If you watch the news, you may have heard talk about asbestos toxins and how asbestos is linked to various forms of cancer. Many people have filed lawsuits over their exposure to asbestos toxins. If they are suffering ill health due to exposure, however, no amount of compensation can replace their quality of life.
If you have an older home or even one that was built in the 1980’s, have the floors tested for the presence of asbestos before you begin pulling up tile in your kitchen or bathrooms. What most people do not realize is that asbestos may be harmful even if not disturbed.
It is, therefore, vital that you have your home tested for asbestos because removing asbestos is difficult and dangerous.
Should I Really Cover the Tiles?
If you want to upgrade your home and the tiles on your floor test positive for asbestos and they are tightly installed, but you want to upgrade your home, the best way to do this may be to cover the tiles. Why? As soon as you begin pulling up tiles that contain asbestos, you are putting yourself and family at risk of toxic exposure. To remove and replace the tiles, you should consult a professional.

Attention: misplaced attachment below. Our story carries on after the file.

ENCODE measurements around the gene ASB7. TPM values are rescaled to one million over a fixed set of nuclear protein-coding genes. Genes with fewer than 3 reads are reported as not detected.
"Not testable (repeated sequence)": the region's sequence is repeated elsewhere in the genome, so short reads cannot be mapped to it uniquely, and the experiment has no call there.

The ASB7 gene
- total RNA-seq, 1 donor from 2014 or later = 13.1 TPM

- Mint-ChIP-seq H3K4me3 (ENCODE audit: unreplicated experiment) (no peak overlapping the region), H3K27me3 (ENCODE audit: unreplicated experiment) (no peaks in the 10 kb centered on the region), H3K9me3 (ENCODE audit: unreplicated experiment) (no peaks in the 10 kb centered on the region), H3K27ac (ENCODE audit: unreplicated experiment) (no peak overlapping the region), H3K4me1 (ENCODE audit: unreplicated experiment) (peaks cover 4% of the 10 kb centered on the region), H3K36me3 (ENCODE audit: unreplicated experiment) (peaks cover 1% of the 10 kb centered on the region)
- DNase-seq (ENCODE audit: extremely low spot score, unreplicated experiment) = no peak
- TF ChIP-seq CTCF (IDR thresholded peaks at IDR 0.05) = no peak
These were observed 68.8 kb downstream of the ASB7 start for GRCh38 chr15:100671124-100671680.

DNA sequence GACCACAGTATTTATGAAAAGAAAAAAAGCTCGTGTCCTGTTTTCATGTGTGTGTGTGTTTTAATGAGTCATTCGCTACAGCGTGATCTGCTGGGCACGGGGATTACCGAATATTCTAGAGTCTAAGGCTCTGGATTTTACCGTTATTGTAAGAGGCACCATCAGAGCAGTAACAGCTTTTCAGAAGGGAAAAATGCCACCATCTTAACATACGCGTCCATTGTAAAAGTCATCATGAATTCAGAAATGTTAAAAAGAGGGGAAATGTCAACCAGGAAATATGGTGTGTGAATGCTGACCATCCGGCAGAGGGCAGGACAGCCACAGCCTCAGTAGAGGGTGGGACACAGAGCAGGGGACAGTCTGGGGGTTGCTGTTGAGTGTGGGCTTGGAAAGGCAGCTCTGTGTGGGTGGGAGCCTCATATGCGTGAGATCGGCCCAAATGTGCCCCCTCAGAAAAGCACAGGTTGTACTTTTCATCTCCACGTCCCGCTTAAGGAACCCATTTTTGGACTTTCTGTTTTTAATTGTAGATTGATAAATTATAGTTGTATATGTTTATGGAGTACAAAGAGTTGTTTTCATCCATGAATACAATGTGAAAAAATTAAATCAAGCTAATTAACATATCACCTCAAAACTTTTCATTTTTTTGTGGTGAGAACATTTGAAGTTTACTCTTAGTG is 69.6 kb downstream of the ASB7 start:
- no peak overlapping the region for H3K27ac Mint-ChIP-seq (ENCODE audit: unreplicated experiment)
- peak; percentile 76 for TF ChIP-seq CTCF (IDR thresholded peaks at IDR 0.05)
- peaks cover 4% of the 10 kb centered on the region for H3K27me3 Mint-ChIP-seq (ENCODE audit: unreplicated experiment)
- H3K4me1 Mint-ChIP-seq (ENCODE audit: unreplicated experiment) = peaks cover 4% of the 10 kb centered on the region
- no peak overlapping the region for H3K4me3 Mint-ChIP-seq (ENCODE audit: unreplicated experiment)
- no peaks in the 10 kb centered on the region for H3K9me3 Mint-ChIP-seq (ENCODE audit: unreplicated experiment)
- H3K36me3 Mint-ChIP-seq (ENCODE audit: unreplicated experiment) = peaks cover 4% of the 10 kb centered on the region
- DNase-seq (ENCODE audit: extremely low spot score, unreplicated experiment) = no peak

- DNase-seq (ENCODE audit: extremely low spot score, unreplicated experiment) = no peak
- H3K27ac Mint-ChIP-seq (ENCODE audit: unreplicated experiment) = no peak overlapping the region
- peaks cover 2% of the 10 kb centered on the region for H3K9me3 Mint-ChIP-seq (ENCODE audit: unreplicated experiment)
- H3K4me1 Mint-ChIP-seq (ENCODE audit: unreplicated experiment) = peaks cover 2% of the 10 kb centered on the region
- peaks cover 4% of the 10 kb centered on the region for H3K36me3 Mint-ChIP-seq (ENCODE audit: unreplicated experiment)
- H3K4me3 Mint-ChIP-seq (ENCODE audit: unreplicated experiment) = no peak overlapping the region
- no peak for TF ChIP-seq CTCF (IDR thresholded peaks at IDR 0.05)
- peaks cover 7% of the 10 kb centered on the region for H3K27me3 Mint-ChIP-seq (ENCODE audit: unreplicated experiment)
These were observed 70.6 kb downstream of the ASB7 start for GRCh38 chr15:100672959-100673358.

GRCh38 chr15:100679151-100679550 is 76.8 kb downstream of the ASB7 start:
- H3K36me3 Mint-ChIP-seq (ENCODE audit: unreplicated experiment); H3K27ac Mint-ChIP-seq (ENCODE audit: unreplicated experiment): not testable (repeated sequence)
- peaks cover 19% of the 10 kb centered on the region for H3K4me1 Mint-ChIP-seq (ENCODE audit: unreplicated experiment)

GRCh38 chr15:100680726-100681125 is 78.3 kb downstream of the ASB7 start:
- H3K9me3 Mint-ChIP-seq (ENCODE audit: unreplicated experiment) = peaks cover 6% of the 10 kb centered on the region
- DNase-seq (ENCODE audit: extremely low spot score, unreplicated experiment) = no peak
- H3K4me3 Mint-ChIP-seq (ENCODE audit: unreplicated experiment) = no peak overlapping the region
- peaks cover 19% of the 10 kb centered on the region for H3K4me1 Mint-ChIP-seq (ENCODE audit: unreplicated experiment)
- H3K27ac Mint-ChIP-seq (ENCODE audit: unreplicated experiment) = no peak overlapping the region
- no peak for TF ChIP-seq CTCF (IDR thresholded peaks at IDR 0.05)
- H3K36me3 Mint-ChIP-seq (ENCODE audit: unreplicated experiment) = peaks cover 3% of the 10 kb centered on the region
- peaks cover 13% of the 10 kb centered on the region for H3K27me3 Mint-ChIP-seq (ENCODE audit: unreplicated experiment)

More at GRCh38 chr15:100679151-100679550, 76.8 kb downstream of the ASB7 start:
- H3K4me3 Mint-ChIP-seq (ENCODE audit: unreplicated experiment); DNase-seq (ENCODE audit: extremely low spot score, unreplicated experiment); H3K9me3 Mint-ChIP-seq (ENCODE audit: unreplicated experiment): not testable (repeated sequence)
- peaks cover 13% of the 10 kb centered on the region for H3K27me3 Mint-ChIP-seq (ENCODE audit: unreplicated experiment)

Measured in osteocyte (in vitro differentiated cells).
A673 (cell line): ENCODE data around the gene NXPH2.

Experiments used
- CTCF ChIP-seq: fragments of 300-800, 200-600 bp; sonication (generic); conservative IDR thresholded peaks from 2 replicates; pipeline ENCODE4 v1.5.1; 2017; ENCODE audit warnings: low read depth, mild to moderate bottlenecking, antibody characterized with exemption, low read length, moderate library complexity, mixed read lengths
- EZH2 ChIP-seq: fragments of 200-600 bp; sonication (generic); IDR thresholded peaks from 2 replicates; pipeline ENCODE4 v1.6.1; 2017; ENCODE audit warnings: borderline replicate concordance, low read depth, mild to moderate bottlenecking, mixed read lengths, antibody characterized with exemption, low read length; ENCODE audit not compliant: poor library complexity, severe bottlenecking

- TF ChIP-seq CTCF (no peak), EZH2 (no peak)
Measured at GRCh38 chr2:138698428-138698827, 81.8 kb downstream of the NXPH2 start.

As an example, if you have a 1950’s home with a basement that has tile or vinyl flooring that tests positive for asbestos, but is in good shape, you may be able to cover the tile with carpeting. If the tile has not been disturbed since it was installed, there may not be a reason to disturb it.
It is Possible to Pull up the Tile Though, Right?
You can have a professional that is licensed to work with asbestos remove the tile, but it may be expensive because of the precautions that must be taken. Many professionals who can do the job will advise you to cover the floor rather than pull it up. The risk of removing a floor, asbestos is that you can expose your home to a toxin that can harm you and your family. If the tile is peeled up and in bad condition, there may be no choice but to remove the tile, but a professional that is licensed can advise you on your options.
Some people have a tendency to assume that if their tile tests positive for asbestos, then it must be removed at once. More research, however, is finding that leaving it alone and not disturbing it is sometimes safer than the possible health risks of exposing your family to the toxins.